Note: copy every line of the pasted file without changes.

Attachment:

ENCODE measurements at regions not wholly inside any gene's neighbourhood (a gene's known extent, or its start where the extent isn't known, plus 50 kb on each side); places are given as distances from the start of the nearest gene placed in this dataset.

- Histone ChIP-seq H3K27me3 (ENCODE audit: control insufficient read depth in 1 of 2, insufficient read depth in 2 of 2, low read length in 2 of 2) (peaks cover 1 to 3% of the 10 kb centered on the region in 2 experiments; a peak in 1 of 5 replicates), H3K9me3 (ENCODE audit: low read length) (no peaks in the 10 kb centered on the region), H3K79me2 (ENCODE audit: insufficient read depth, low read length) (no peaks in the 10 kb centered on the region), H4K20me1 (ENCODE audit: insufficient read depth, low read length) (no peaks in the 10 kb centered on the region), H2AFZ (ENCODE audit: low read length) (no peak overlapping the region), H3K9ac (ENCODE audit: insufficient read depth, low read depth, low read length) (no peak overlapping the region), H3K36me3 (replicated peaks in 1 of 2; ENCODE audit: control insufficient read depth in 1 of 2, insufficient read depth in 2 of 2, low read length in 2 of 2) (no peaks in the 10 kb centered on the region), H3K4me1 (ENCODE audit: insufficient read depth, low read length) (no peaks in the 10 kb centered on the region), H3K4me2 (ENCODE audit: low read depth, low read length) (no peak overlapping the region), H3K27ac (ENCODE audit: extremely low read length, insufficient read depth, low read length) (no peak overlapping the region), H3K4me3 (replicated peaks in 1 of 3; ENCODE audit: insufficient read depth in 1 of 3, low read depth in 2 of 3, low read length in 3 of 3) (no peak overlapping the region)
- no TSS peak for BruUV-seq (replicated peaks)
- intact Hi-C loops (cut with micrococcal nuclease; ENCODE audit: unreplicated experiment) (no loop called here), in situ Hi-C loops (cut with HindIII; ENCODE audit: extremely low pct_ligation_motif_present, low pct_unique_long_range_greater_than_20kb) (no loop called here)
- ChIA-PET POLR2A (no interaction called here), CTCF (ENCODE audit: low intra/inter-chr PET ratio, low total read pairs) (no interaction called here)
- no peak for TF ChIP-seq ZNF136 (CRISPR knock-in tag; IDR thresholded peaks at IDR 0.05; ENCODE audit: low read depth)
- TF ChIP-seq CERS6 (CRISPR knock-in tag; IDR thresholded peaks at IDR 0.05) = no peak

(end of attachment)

ENCODE measurements at regions not wholly inside any gene's neighbourhood (a gene's known extent, or its start where the extent isn't known, plus 50 kb on each side); places are given as distances from the start of the nearest gene placed in this dataset.

- Histone ChIP-seq H3K27me3 (ENCODE audit: control insufficient read depth in 1 of 2, insufficient read depth in 2 of 2, low read length in 2 of 2) (peaks cover 1 to 3% of the 10 kb centered on the region in 2 experiments; a peak in 1 of 5 replicates), H3K9me3 (ENCODE audit: low read length) (no peaks in the 10 kb centered on the region), H3K79me2 (ENCODE audit: insufficient read depth, low read length) (no peaks in the 10 kb centered on the region), H4K20me1 (ENCODE audit: insufficient read depth, low read length) (no peaks in the 10 kb centered on the region), H2AFZ (ENCODE audit: low read length) (no peak overlapping the region), H3K9ac (ENCODE audit: insufficient read depth, low read depth, low read length) (no peak overlapping the region), H3K36me3 (replicated peaks in 1 of 2; ENCODE audit: control insufficient read depth in 1 of 2, insufficient read depth in 2 of 2, low read length in 2 of 2) (no peaks in the 10 kb centered on the region), H3K4me1 (ENCODE audit: insufficient read depth, low read length) (no peaks in the 10 kb centered on the region), H3K4me2 (ENCODE audit: low read depth, low read length) (no peak overlapping the region), H3K27ac (ENCODE audit: extremely low read length, insufficient read depth, low read length) (no peak overlapping the region), H3K4me3 (replicated peaks in 1 of 3; ENCODE audit: insufficient read depth in 1 of 3, low read depth in 2 of 3, low read length in 3 of 3) (no peak overlapping the region)
- no TSS peak for BruUV-seq (replicated peaks)
- intact Hi-C loops (cut with micrococcal nuclease; ENCODE audit: unreplicated experiment) (no loop called here), in situ Hi-C loops (cut with HindIII; ENCODE audit: extremely low pct_ligation_motif_present, low pct_unique_long_range_greater_than_20kb) (no loop called here)
- ChIA-PET POLR2A (no interaction called here), CTCF (ENCODE audit: low intra/inter-chr PET ratio, low total read pairs) (no interaction called here)
- no peak for TF ChIP-seq ZNF136 (CRISPR knock-in tag; IDR thresholded peaks at IDR 0.05; ENCODE audit: low read depth)
- TF ChIP-seq CERS6 (CRISPR knock-in tag; IDR thresholded peaks at IDR 0.05) = no peak